January 17, 2014

Linear Separability

In geometry, a two dimensional plane is linearly separable if we can divide the plane using a line. In case of n-dimensions it is a hyperplane. In Machine learning, we use this property to classify the data. Lets first understand what do we mean by Learning here ?. 

Learning vs Memorising

Oxford dictionary defines learning as "the acquisition of knowledge or skills through study, experience, or being taught". Memorising is the ability to remember/call what ever we have seen before. The key difference is, if we learn correctly we can able to answer the things which we haven't seen before. While learning, we generalise the things we have seen before and apply the same to new things we haven't seen. Achieving 100% memorisation in computers is very very easy. Its matter of how fast we can go through the things we have seen and get the answer. The challenge lies in how we make computer learn. To achieve that we will not define any explicit rules for any particular problem rather we will create a model where we will give the computer ability to generalise from examples we have given. The key for learning is ability to generalise

Linear separability

Lets take following example. For now lets ignore how we will convert out problem to cartesian coordinates. 
The problem is if a new point comes, consider the green cross in below picture. In what category we will put it into ?. Is it belongs to blue cluster or red cluster ?.
Most of us will agree that it belongs to red cluster. Because it is close to it. What we do intuitively is we draw a link between these two clusters and we will decide based on what side it is falling into.

For two dimension it is a line and for multi-dimensions it is a hyperplane.

If the data can be separated using a hyperplane (straight line in case of two dimension) then we call the data linearly separable. What we defined now is a simple algorithm to classify the data into two classes. We defined a simple classifier now that can divide the data into two classes. How can we do that if we have more than one class ?.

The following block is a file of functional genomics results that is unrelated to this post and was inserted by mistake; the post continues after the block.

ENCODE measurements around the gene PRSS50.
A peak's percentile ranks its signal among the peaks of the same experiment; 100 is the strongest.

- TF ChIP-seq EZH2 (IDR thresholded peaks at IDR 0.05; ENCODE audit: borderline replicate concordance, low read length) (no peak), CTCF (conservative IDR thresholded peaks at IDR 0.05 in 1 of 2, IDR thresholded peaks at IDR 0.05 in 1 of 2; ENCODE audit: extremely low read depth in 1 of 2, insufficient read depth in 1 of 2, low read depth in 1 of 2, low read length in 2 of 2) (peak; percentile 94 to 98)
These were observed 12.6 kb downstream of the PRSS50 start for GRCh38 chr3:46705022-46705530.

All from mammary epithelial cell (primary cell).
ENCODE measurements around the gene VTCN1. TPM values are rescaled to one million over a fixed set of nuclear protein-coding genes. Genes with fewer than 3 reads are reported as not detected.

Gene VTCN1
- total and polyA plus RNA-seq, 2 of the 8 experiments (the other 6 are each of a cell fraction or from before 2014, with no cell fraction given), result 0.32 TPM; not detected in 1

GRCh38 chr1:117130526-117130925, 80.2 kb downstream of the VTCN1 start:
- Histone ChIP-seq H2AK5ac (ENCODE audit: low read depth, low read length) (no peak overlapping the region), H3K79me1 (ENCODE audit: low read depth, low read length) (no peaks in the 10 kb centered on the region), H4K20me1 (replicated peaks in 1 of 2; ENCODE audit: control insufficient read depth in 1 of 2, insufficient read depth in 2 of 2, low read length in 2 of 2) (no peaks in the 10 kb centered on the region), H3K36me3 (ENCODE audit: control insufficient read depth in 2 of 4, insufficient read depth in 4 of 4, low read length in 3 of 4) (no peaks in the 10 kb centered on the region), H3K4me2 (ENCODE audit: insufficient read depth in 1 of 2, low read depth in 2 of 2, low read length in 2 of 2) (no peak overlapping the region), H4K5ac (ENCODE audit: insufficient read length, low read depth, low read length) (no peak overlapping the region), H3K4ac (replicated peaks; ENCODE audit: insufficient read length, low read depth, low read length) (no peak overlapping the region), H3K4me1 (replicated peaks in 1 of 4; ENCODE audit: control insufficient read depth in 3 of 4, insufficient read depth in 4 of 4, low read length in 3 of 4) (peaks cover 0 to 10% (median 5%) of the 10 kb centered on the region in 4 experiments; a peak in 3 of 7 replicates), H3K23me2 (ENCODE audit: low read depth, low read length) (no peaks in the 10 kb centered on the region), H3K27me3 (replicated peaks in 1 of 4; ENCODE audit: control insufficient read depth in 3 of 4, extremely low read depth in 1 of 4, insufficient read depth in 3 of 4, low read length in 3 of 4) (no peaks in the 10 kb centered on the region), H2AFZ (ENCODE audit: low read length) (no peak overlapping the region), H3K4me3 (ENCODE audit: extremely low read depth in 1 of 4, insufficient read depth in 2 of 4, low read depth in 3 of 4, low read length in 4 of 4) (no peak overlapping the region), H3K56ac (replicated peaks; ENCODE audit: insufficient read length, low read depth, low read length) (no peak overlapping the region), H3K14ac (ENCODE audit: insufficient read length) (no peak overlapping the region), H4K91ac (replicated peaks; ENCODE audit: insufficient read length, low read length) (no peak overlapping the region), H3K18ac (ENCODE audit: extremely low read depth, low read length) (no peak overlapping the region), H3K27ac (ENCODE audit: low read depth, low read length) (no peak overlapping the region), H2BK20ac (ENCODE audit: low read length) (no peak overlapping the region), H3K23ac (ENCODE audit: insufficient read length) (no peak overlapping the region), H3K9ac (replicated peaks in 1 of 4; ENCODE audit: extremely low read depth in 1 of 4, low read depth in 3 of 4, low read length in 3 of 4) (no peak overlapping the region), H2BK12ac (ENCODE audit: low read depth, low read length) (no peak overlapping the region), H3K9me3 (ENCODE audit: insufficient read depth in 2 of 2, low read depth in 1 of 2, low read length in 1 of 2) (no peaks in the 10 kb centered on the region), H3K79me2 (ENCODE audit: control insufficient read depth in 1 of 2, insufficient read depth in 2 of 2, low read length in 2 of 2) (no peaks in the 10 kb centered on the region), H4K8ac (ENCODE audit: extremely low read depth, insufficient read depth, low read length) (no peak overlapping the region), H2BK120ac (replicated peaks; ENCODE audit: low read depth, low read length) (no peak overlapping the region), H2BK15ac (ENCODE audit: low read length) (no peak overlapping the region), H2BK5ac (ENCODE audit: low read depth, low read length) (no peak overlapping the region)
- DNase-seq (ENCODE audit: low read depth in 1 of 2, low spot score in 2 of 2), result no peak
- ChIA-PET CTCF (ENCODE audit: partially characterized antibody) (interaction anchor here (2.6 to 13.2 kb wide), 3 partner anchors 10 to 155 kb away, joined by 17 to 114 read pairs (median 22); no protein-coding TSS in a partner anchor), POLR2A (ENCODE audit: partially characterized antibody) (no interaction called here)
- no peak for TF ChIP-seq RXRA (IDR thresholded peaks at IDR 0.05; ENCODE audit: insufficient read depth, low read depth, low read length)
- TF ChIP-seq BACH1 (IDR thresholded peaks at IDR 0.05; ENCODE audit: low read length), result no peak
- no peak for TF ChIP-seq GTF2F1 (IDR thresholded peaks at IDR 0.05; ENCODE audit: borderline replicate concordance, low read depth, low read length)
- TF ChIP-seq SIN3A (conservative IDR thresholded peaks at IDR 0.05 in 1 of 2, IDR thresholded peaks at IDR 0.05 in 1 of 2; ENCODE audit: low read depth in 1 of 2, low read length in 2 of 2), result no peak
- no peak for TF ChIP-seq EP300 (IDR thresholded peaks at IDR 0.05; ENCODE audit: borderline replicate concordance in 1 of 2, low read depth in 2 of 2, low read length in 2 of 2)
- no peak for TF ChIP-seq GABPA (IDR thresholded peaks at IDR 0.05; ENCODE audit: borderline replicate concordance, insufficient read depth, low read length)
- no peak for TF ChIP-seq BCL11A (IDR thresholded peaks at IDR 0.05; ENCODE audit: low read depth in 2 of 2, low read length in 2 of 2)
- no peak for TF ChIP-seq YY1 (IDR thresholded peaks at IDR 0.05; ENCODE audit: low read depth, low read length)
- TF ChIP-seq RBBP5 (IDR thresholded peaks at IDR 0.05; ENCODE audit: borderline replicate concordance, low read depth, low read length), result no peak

Multi-class classification

Once we have an algorithm to classify the data into two classes, we can generalise it to multiple classes. There are two approaches for doing that. 
  • One vs Rest (one vs all): Here we will have n classifiers. Meaning we will have n hyperplanes. First we will check whether it belongs to class1. We will check this by drawing the hyperplane between class1 and rest of the classes (we will mix all other classes into one). We will repeat this for all the classes. 
  • One vs One: This is more complicated but is useful for certain class of problems. Here we will have (n * (n - 1)/2) classifiers. For 4 classes we will have 6 classifiers. We will compare class1 vs class2, class1 vs class3, class1 vs class4, class2 vs class3, class2 vs class4, class4 vs class4. Whichever class comes more times we will classify it as that class. 

Revisiting Linear separability

Not all problems are linearly separable. Take following example. 

We can't draw any line that separates these two classes. Only way is to draw an ellipse. These kind of problems are solved into two ways. As i said before, draw an ellipse instead of line. Meaning, we are using non-linear function to classify the data. 

The other way (ex. kernel trick in svm) is to project the data to higher dimension and check whether it is linearly separable. If we project above data into 3rd dimension we will see it as, 

Clearly, above data is linearly separable using a hyperplane. In the next blog, we will see how we can use this for sentiment analysis. 


  • http://en.wikipedia.org/wiki/Linear_separability
  • SVM Example: http://stackoverflow.com/questions/9480605/what-is-the-relation-between-the-number-of-support-vectors-and-training-data-and
  • Multi-class classification: http://scikit-learn.org/stable/modules/multiclass.html
  • http://www.statsoft.com/textbook/naive-bayes-classifier/

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